Given the complexity of community college ﬁnancial statements, management is tasked with providing considerable clariﬁcation for its board members. This can be a daunting job, as many board members lack the ﬁnancial background required to make sense of the pages and pages of ﬁnancial information that they are presented with. These are challenging times for higher education and today’s decisions will have a signiﬁcant impact on the future of the institution, particularly when these decisions relate to salaries and beneﬁts.
Two of the most challenging items to explain to the board are the accounting for pension and post-employment beneﬁts (generally health and life insurance). As many of the board members have a legislative background, they are accustomed to cash basis ﬁnancial statements. It is often difficult to explain the need for accrual basis accounting.
Both Government Accounting Standards Board (GASB) 45, “Accounting and Financial Reporting by Employers for Postemployment Beneﬁts Other Than Pensions” (soon to be amended by GASB 75) and GASB 68 “Accounting and Financial Reporting for Pensions-an Amendment of GASB Statement No. 27” require accrual basis accounting. In plain English, what does this mean? It means that beneﬁts are recorded in the ﬁnancial statements when they are earned by the employee, rather than when they are paid by the college. By recording beneﬁt expenses as they are earned, we are matching expenses with the tuition from students who beneﬁt from these expenses in the ﬁnancial statements.
Accrual accounting for pension and post-retirement beneﬁts provides transparency regarding the true cost of the beneﬁts that the college has agreed to. The cost of a pair of shoes isn’t any less because you pay in monthly installments with a credit card. It is critical that management and board members know the true cost of beneﬁts. Only then can they make informed decisions that will affect future students.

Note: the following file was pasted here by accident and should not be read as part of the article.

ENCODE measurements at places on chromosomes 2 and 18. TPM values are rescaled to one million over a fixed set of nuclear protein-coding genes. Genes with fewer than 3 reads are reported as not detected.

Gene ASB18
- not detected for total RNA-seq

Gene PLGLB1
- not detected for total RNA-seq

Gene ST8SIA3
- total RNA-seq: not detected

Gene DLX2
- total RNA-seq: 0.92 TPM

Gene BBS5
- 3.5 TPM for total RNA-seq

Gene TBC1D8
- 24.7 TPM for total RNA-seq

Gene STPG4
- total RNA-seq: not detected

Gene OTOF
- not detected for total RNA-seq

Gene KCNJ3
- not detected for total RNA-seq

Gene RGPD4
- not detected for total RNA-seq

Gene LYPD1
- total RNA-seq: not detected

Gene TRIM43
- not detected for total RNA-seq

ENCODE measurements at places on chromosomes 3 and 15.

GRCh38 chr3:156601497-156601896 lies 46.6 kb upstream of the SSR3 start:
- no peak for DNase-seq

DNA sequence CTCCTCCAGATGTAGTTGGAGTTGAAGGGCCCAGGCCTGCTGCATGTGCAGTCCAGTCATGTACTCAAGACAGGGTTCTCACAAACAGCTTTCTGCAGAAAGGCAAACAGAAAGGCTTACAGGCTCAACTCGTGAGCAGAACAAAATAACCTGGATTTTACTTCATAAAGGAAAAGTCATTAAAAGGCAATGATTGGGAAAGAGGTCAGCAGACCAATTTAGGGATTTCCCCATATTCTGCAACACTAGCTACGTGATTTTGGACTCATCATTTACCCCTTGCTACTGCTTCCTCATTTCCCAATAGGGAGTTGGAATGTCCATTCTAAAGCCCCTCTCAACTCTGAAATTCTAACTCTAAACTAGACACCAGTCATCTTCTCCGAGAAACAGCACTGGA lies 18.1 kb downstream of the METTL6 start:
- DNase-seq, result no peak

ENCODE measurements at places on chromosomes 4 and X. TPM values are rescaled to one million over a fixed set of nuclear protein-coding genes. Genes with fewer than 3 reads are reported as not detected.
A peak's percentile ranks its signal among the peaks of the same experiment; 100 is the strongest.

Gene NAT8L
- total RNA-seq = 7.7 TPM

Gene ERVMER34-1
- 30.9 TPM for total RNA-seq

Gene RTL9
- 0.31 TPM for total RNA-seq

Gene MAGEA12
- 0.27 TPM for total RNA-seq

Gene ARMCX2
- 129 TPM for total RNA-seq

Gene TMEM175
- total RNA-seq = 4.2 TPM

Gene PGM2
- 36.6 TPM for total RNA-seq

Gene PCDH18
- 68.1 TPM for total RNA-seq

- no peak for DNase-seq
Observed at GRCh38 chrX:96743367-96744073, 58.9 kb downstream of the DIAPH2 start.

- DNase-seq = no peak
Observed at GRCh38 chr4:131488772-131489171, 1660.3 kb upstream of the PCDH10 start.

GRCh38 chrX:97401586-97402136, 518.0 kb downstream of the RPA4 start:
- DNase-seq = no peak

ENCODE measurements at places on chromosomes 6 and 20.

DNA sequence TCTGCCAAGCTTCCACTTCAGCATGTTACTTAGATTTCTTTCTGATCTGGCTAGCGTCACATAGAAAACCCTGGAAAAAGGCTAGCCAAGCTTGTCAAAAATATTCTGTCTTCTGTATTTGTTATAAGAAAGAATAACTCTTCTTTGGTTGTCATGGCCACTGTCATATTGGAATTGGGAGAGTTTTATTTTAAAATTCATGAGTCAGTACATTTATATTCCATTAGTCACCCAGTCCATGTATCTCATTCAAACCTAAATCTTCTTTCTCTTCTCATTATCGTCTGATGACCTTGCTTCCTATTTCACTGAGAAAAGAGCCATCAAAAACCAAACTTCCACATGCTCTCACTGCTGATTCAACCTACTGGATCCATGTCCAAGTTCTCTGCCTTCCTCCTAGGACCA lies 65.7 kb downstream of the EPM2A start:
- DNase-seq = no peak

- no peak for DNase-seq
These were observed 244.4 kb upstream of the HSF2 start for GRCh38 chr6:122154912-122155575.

The confusion is exasperated by the fact that the internal ﬁnancial statements that colleges share with the board exclude pension and post-retirement accruals. The SUNY annual report excludes pension accruals and SUNY began excluding post-retirement accruals in 2013.
Not only is accrual basis accounting difficult for many board members to understand, but the accrual basis ﬁnancial statements are signiﬁcantly different from the ﬁnancial statements that are reviewed with the board on a monthly basis.
GASB has further complicated things with the issuance and later amendment of GASB 45. GASB originally allowed college’s to bring in initial liabilities over 30 years. With the implementation of GASB 75, the entire liability for other post-employment beneﬁts will be recorded in the ﬁnancial statements.
So how can management convey this critical information to the board? First, accept the fact that this is complicated. These concepts may have to be explained several times to the board. Second, meet separately with the ﬁnancial experts on the board. Take the time to ensure that they fully grasp the concepts involved. They will help you to explain these concepts to the full board. Third, put together clear and concise information for the board, showing the true cost of beneﬁts. This information should be communicated throughout the year, not just at year end. Fourth, put together reconciliations of your cash and accrual ﬁnancial information. Fifth, stress the importance of these items to the board. Board members need to be aware of the promises that the college is making and of the impact today’s promises will have on tomorrow’s students.
Jean Close is a partner based out of our Rochester, NY office.
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